Sunday, September 04, 2005

And I cried

I rarely "practice" sermons in the pulpit. Either I don't have time because I'm finishing the writing up until the last minute or I simply don't think about it. I was a competitive speaker in high school and preaching has never scared me from the perspective of actually talking in front of people.
But I practiced my sermon Saturday afternoon, in anticipation of the Saturday night service and the baptism and my bishop's presence and my parents and my in-laws. All things considered, it just seemed like a good idea.
And I cried -- alone in the sanctuary -- about half-way through my sermon I just lost it.
Overwhelmed with the emotion of the week's events ... exhausted from having family in town and a teething baby ... whatever the reason I thought, "Well, it's a good thing I practiced so I don't actually cry when there are people here."
I should have known better.
I got really, really choked up during worship.
And more than anything, after worship was over and we'd had cake and I was trying to sleep before doing it all over again this morning, I was mad, angry that I'd *almost* cried in the pulpit.
Somehow I thought that people would think less of me.
Maybe I thought less of myself that I couldn't "keep it together."
Clearly I'm still sorting out (without trying to dwell or obsess about it) how I feel about all of it.
I didn't get choked up this morning. I felt better. But I did wonder which sermon (service) was better.


will smama said...

Shoes -

It sounds like the baptism of your son was amazing. Yeah!

I too have cried in the pulpit(someday on my blog I might get into why). I am from the northeast so I am not about showing my emotions and I was really embarrassed and mad at myself.

Most folks though did not seem to be offended by my humanity. We are humans and I think that genuine emotion only enhances the message.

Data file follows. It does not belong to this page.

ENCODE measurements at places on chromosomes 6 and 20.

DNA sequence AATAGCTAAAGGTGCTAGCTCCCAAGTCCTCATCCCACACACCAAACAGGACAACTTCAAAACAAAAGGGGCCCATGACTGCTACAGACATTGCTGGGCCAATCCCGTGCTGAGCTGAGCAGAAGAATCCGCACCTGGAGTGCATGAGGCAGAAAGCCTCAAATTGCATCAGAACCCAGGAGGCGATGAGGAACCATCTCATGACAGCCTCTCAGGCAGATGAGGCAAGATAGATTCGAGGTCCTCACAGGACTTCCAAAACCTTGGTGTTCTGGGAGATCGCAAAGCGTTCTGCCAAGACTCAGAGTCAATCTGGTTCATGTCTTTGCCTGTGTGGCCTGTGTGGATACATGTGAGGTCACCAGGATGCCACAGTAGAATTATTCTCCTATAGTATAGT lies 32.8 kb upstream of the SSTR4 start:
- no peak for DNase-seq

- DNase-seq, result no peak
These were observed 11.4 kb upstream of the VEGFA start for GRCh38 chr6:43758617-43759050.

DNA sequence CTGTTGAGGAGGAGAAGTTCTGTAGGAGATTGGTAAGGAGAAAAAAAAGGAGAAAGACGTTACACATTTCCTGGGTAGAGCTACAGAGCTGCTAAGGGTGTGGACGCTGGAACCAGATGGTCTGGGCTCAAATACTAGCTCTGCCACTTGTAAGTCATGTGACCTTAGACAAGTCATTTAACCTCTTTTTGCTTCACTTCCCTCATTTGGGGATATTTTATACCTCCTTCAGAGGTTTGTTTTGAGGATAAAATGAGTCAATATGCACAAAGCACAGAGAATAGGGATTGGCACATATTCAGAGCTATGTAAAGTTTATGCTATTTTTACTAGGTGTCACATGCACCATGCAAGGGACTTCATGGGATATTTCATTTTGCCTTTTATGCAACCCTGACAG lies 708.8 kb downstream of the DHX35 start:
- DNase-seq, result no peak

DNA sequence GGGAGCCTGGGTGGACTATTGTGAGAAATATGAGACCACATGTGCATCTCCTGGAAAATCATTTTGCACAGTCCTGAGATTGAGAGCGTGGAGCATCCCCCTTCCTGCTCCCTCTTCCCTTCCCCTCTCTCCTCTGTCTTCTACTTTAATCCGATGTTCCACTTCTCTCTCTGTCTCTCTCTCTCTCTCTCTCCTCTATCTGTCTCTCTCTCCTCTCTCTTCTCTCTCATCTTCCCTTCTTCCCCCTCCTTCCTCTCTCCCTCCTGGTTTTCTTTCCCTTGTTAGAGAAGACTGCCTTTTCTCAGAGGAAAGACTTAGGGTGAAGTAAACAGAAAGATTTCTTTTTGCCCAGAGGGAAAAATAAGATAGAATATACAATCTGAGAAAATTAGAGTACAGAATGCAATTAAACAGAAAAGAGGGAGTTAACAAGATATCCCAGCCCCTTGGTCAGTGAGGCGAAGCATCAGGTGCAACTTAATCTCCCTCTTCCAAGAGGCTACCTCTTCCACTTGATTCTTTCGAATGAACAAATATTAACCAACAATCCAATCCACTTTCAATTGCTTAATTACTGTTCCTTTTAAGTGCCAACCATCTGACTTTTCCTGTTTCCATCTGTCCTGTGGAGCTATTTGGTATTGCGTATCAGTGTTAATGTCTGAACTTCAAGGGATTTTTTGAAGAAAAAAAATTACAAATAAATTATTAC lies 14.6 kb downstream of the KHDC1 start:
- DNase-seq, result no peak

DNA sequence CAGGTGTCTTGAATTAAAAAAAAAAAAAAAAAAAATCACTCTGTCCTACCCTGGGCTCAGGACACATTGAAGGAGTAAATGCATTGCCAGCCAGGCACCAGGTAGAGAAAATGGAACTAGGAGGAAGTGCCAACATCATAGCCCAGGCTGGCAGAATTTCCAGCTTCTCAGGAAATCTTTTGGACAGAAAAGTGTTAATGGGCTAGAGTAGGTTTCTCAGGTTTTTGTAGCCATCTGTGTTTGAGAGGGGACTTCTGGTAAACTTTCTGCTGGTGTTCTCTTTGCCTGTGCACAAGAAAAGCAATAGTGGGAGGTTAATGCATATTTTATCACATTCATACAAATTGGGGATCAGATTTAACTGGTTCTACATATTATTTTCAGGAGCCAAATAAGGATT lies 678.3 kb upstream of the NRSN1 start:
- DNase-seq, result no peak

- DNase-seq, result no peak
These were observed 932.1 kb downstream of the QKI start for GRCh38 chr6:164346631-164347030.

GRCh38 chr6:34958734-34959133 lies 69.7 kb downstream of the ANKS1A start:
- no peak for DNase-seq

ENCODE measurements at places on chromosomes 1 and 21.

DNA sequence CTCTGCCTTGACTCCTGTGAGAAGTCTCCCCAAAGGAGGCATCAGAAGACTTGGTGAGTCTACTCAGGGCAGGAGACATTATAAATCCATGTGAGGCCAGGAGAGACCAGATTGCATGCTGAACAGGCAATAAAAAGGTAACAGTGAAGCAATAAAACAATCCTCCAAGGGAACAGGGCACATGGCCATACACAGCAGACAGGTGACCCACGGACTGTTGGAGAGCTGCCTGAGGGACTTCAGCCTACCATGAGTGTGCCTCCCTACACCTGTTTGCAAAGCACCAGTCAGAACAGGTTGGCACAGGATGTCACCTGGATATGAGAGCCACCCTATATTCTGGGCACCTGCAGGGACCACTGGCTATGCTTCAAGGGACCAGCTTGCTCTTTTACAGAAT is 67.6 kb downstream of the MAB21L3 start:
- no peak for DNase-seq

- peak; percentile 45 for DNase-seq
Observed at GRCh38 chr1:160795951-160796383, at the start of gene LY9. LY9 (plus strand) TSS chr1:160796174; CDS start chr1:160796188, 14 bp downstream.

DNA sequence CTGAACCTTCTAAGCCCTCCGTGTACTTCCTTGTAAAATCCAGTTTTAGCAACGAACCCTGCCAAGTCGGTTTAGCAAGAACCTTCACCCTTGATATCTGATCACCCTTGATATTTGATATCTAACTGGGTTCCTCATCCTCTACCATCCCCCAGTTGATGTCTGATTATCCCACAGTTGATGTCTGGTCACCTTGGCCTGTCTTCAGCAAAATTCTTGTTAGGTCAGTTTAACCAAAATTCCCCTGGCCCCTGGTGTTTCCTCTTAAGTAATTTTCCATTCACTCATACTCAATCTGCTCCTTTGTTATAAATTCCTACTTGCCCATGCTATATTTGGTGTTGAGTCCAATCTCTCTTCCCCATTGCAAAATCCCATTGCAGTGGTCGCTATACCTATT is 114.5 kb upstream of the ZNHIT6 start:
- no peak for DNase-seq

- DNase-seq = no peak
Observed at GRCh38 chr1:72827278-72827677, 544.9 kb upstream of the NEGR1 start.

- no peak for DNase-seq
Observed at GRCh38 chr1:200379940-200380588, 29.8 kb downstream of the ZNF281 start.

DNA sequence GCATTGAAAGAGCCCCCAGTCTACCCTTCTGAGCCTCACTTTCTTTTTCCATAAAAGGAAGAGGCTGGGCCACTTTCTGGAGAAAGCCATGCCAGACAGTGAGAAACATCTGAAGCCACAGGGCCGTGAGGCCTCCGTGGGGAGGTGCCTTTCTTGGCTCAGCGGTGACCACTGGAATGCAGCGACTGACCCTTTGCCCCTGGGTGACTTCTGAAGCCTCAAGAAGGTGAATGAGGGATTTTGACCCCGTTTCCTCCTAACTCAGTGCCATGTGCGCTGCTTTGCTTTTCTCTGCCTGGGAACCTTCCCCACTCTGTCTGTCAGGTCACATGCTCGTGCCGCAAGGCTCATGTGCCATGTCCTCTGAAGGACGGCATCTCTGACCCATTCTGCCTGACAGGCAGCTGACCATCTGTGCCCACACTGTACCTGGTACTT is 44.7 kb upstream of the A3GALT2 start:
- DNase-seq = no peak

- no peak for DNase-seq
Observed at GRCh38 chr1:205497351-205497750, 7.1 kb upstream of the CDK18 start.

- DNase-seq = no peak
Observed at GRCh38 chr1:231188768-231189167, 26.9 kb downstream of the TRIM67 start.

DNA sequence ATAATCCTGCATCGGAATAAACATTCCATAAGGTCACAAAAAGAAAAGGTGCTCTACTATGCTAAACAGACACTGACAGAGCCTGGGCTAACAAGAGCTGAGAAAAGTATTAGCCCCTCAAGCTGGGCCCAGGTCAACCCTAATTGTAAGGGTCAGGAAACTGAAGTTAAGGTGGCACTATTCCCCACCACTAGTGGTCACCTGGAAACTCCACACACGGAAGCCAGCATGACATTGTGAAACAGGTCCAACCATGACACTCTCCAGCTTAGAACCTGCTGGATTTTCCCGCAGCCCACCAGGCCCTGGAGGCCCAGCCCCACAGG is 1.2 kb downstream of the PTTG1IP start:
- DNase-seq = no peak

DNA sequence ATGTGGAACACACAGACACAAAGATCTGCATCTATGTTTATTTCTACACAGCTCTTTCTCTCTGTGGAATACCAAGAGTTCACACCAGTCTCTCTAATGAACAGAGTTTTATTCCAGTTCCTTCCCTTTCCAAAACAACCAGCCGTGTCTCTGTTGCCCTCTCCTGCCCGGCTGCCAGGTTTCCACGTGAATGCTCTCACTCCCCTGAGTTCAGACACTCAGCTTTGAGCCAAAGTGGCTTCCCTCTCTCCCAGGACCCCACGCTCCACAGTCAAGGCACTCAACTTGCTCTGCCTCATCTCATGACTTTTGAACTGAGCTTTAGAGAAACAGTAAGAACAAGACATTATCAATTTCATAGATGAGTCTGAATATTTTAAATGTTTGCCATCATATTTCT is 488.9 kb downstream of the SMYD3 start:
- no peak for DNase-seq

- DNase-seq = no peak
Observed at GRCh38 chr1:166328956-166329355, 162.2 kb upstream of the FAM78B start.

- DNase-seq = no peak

I hope today is a day of peace and rest for you.

Songbird said...

I agree with wills mama about showing our humanity. And especially on such a charged occasion.
And I think it's often true that the things we think went flat really moved someone and the things we feel great about were more about us, who who knows? As long as you are faithful to God, the rest sorts itself out.

the reverend mommy said...

I almost cried during the prayer yesterday. But I don't think that it hurts for the congregation see us be touched by emotion. It becomes problematic when we don't control the emotion -- and the congregation thinks that they need to or have to take care of US.

Apostle John said...

I lost it once during a funeral. The single father died in a motor cycle accident. I had to tell his 5 year old daughter he had died. During the service I caught sight of her and I just wept. When I was finally able to speak, I simply said that sometimes the journey through grief to joyful remembrance just takes time.

It had a strange impact on the congregation. It was not negative. As if I had been crying the tears they would not allow themselves to shed.

Lorna said...

This was good to read - esp what apostle john said. thank you all :)

Pink Shoes said...

Thanks, all, for your comments.
Looking back on the weekend and hearing what and how others preached has been really helpful and fascinating. I wish I could have been a fly on the wall of so many congregations.

Katherine said...

I cried when I preached on Sunday. I got through the whole sermon with only a few throat-catches, but then as soon as it was over and I came forward to give the invitation to discipleship (a disciples of christ weekly tradition), I felt myself falling apart. I did this weird nervous laugh and said, "I think I'm going to cry now." I was more uncomfortable with the weird nervous laugh thing than with the actual tears I shed during the singing of the hymn of invitation. I think it is a natural thing to weep at times like this- I wish I hadn't modeled being so uncomfortable with the need to cry.

Thanks for sharing your story... I'm so glad to find your blog and read through your archives.